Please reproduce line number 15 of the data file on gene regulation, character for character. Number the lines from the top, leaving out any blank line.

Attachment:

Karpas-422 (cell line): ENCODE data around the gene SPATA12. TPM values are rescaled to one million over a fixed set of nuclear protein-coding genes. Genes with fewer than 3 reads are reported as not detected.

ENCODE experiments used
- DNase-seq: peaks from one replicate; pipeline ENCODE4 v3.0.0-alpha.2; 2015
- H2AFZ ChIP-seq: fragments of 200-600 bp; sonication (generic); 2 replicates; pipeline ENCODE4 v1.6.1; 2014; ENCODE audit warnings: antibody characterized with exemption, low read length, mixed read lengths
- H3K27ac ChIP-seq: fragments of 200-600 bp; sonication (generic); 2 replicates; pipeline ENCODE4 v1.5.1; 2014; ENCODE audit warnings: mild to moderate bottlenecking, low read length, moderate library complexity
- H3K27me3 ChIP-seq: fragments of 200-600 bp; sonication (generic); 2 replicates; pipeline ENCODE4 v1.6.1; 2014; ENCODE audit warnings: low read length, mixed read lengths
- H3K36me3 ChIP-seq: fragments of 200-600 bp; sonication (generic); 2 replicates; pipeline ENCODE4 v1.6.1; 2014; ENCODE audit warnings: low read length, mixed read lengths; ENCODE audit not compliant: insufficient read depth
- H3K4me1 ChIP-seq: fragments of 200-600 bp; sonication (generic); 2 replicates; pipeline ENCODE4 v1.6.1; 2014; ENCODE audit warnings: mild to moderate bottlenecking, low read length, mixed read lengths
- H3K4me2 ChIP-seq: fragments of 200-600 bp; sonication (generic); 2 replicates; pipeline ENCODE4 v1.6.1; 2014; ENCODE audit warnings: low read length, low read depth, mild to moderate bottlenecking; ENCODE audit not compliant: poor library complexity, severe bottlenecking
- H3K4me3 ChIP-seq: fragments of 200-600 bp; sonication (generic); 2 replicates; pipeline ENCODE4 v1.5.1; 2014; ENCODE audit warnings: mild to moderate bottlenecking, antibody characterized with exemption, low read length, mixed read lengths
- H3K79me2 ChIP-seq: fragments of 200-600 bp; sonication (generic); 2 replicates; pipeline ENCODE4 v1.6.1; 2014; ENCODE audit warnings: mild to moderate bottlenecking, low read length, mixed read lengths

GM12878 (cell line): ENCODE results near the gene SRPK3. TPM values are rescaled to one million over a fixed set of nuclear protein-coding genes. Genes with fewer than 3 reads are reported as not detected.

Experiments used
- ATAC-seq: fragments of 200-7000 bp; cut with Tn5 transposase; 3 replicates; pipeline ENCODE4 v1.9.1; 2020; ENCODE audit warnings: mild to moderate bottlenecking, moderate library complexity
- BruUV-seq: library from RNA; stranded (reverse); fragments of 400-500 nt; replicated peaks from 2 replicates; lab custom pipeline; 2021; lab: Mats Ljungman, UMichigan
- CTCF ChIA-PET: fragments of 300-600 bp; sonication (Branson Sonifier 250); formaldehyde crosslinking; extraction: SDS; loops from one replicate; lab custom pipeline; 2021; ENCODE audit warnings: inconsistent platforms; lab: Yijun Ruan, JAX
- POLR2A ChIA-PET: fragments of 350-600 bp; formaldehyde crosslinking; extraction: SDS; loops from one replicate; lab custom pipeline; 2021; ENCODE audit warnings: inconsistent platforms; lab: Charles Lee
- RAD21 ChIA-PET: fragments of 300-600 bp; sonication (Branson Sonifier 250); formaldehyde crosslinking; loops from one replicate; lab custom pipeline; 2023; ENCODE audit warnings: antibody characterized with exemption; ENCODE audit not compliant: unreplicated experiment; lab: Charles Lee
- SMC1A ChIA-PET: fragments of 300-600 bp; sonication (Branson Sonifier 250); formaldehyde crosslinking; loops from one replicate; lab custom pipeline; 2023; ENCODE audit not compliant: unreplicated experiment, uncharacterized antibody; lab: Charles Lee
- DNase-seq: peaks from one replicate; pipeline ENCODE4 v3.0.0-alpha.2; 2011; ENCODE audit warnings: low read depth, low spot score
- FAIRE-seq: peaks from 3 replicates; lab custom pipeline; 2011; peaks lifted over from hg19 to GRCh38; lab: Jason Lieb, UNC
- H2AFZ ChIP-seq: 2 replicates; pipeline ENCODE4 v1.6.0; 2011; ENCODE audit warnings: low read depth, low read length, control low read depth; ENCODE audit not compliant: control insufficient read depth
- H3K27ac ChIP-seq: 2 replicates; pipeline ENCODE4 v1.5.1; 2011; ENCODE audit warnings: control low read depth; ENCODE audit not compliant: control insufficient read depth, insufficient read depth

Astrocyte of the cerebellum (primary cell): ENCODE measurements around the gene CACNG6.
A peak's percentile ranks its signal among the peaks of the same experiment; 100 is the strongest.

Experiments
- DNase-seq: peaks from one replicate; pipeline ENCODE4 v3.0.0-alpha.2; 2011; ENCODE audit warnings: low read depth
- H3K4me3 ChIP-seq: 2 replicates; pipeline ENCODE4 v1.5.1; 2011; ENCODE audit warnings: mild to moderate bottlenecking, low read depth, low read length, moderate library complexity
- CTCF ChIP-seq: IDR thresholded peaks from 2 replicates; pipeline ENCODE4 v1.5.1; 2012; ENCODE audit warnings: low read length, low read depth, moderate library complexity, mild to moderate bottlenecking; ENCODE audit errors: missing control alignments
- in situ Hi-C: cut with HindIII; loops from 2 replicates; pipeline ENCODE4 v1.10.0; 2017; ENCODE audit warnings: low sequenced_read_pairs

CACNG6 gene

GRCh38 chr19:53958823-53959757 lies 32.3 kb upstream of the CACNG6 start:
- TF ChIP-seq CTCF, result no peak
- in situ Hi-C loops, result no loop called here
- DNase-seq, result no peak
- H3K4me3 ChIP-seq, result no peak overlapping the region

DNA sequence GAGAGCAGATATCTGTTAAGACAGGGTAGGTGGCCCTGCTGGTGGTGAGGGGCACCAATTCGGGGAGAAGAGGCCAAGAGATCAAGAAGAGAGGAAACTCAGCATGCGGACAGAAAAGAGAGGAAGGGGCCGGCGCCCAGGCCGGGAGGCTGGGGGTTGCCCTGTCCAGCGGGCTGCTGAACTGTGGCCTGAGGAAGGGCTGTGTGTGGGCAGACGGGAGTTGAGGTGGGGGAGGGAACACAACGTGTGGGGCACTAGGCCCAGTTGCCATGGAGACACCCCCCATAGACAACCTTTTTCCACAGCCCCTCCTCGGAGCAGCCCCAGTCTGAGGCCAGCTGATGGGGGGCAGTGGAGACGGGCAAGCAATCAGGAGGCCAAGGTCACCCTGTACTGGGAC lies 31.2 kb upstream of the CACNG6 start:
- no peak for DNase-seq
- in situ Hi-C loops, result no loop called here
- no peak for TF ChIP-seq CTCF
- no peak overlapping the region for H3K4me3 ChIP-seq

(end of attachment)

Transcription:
- BruUV-seq: library from RNA; stranded (reverse); fragments of 400-500 nt; replicated peaks from 2 replicates; lab custom pipeline; 2021; lab: Mats Ljungman, UMichigan